Joint Statement on the Theatre Industry

Following the reports and allegations of the last two weeks, first in America and, more recently, closer to home, we have come together to make clear that there can be no place for sexual harassment or abuse of power in our industry.

We salute the bravery of everyone who calls out this abusive behaviour. We support a theatre culture that empowers people to speak up: a culture where abuse of power is always challenged.

We are committed to working together to ensure that theatre is a safe space for all, where everyone is respected and listened to. The Royal Court Theatre’s Day of Action on Saturday 28 October is one important part of this process.  Together, we are developing further ways to support people to speak up and to hold others to account.

It is the responsibility of the industry to create and nurture a culture where unacceptable behaviour is swiftly challenged and addressed.

We want to be absolutely clear and say again: there is no room for sexual harassment or abuse of power in the theatre.  Everyone deserves to enjoy a happy, healthy and safe working environment. We will support you to speak out, and we will hear you when you do.

Statement from (in alphabetical order)

Almeida Theatre – Rupert Goold, Denise Wood
Battersea Arts Centre – David Jubb
Bridge Theatre – Nicholas Hytner, Nick Starr
Bush Theatre – Madani Younis, Jon Gilchrist
Donmar Warehouse – Josie Rourke, Kate Pakenham
Gate Theatre – Ellen McDougall, Jo Royce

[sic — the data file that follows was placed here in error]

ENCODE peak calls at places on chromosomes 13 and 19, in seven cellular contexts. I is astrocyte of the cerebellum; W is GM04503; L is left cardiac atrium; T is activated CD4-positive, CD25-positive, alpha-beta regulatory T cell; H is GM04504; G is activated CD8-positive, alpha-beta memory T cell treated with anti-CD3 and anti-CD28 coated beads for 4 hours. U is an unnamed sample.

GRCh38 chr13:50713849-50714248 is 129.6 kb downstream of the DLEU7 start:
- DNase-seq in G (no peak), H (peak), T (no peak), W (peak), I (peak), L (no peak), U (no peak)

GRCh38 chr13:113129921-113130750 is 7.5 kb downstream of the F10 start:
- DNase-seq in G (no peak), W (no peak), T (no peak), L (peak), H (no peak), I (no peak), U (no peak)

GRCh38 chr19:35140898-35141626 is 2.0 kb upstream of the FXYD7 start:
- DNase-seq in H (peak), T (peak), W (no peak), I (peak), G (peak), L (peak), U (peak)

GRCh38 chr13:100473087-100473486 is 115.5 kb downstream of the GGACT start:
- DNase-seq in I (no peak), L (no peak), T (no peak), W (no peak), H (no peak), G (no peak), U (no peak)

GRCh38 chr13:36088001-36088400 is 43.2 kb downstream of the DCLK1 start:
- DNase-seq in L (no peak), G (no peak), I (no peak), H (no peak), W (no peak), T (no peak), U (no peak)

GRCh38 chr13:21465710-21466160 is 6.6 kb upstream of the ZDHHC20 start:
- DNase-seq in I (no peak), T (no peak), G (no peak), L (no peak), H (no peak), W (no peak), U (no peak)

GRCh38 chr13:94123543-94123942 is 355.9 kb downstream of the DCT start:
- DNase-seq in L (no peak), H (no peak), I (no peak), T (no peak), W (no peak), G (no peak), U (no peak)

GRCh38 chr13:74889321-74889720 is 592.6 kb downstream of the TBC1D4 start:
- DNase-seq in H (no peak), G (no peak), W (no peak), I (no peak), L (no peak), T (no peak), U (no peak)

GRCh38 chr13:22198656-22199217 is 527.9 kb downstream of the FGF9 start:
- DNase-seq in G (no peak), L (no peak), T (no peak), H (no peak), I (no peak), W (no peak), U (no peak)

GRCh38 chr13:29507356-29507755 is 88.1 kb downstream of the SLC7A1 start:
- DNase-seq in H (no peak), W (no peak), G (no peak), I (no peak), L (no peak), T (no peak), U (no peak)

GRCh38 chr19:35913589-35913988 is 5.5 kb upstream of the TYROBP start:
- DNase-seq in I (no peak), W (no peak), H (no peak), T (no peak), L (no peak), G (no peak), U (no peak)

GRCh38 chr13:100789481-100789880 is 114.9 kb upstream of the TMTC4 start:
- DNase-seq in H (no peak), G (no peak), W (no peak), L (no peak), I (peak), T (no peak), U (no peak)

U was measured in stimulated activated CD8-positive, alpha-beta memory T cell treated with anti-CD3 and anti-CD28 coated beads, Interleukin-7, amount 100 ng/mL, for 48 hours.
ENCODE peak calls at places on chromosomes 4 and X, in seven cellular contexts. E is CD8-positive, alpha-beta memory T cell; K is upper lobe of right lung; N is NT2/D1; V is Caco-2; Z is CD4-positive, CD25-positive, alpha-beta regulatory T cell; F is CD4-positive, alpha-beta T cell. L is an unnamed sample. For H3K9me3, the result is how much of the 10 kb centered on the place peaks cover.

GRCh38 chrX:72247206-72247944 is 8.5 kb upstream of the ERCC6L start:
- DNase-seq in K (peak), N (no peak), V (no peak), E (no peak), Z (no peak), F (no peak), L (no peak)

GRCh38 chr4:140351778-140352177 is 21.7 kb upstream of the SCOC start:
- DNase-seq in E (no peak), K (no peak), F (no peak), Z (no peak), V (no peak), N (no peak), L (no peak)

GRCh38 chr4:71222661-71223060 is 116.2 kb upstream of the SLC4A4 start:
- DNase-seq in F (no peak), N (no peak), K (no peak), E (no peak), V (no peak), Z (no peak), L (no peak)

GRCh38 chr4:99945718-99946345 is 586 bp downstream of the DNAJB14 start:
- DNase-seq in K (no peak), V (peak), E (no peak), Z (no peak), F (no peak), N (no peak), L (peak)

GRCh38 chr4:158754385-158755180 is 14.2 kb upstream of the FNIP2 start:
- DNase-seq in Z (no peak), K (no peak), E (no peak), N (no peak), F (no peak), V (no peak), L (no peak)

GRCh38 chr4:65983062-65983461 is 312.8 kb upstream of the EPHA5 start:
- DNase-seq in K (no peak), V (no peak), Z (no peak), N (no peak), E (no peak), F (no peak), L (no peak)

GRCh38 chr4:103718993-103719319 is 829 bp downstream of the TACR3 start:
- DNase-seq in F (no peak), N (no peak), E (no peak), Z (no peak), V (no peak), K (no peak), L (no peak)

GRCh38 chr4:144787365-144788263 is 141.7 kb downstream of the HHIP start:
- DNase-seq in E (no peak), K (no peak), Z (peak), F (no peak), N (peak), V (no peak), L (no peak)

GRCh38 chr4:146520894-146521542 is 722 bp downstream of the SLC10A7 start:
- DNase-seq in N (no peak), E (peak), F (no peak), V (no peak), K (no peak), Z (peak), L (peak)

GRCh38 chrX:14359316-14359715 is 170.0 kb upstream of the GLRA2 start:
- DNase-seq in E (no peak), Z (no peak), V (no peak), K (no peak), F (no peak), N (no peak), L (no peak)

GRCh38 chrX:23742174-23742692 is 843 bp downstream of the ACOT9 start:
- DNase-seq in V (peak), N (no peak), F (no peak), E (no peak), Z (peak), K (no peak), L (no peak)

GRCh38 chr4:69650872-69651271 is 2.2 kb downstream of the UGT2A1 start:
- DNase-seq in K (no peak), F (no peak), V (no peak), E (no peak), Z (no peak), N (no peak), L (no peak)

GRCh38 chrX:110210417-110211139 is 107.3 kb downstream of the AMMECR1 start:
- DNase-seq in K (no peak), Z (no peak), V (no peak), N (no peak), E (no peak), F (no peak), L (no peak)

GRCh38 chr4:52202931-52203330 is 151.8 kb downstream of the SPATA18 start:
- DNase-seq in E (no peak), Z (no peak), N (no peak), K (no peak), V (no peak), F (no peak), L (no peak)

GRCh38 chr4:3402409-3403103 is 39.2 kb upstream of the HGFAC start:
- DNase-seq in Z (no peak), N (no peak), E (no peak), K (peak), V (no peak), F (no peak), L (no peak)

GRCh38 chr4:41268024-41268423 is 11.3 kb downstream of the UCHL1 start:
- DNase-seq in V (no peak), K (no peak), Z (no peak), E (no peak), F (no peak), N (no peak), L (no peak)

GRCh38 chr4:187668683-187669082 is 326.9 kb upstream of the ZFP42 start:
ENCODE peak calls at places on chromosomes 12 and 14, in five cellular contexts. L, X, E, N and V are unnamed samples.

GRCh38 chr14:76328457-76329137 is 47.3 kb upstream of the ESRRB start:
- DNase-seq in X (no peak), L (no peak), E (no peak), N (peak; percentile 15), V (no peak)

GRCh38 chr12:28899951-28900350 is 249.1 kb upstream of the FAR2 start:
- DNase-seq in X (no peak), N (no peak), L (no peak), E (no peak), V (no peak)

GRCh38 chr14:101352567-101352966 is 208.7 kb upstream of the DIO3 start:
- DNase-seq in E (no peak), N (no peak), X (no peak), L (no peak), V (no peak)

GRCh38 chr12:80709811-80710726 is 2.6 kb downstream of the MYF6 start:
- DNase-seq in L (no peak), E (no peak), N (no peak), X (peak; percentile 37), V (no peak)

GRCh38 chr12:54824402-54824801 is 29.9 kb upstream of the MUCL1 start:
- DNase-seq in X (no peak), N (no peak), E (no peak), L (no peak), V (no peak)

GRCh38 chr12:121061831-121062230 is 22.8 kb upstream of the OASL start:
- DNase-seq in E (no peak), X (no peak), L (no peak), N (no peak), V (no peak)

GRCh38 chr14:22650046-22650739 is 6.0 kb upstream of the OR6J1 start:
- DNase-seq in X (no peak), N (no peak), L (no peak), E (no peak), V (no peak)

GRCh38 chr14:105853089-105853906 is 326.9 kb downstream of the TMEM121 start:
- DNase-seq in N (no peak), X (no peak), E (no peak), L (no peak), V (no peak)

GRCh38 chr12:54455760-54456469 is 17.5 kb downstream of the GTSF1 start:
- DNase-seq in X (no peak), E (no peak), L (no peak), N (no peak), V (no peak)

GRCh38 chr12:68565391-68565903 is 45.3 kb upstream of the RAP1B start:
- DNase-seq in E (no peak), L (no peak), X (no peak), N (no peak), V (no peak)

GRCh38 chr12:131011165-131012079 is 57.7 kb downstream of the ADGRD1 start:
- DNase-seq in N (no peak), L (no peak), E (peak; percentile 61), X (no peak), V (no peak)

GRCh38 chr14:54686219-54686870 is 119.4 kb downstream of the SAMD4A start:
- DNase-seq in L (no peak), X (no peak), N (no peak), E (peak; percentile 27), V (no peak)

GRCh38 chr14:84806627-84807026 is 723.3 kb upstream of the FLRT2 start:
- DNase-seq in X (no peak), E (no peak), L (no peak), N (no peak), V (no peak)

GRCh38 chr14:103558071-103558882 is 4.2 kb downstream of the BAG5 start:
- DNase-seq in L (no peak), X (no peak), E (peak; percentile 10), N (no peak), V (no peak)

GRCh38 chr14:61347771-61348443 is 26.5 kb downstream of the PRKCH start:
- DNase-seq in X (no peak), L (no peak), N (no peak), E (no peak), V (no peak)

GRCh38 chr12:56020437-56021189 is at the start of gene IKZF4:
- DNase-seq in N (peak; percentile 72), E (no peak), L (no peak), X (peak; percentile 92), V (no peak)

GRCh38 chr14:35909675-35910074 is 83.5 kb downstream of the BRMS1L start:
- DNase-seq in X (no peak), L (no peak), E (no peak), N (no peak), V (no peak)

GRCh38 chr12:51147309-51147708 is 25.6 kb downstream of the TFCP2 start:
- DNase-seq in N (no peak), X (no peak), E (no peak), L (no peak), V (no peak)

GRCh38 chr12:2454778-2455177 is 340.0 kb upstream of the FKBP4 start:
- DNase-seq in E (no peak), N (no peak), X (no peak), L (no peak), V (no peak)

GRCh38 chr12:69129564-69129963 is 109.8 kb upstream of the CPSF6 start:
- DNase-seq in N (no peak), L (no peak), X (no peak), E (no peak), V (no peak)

Hampstead Theatre – Edward Hall, Greg Ripley-Duggan
London Theatre Consortium – Emma Rees
Lyric Hammersmith – Sean Holmes, Sian Alexander
National Theatre –  Rufus Norris, Lisa Burger
Old Vic – Matthew Warchus, Kate Varah
Royal Court Theatre – Vicky Featherstone, Lucy Davies
Royal Shakespeare Company – Gregory Doran, Catherine Mallyon
Shakespeare’s Globe – Emma Rice
Soho Theatre – Steve Marmion, Mark Godfrey
SOLT / UK Theatre – Julian Bird
Theatre Royal Stratford East – Nadia Fall, Deborah Sawyerr
Tricycle Theatre – Indhu Rubasingham, Bridget Kalloushi
Young Vic – David Lan, Lucy Woollatt

Lucy Woollatt to step down as Executive Director of Young Vic


The Board of the Young Vic announced today that Lucy Woollatt will step down as Executive Director of the Young Vic this December. Lucy will be leaving the company after 10 successful years.

Lucy joined the Young Vic as Finance Director in 2008, and was appointed Executive Director in 2010. During her time the company’s income has doubled, the organisation’s structure and profile has been transformed. Four productions have transferred to the West End, one to Broadway and many have toured around the world. The theatre has won six Olivier Awards, four Critics’ Circle Awards, four Evening Standard Theatre Awards and won The Stage Theatre of the Year in 2015. This past summer she was Executive Producer on the sold-out production of Cat On A Hot Tin Roof at the Apollo Theatre in the West End.

The Young Vic will appoint an interim Executive Director before recruiting for a permanent successor.

Lucy Woollatt says: “My decade at the Young Vic has been the most rewarding in my career to date. I’m incredibly proud of what we have achieved night after night at the Young Vic, on tour and in the West End. The appointment of Kwame as Artistic Director is energising and uplifting and I wish him huge success. I would have loved to continue my time at the Young Vic with him, but I have decided that – after 10 years – now is the right time for me to move on to a new challenge. I would like to thank David and the Board for their unconditional support over the past decade.”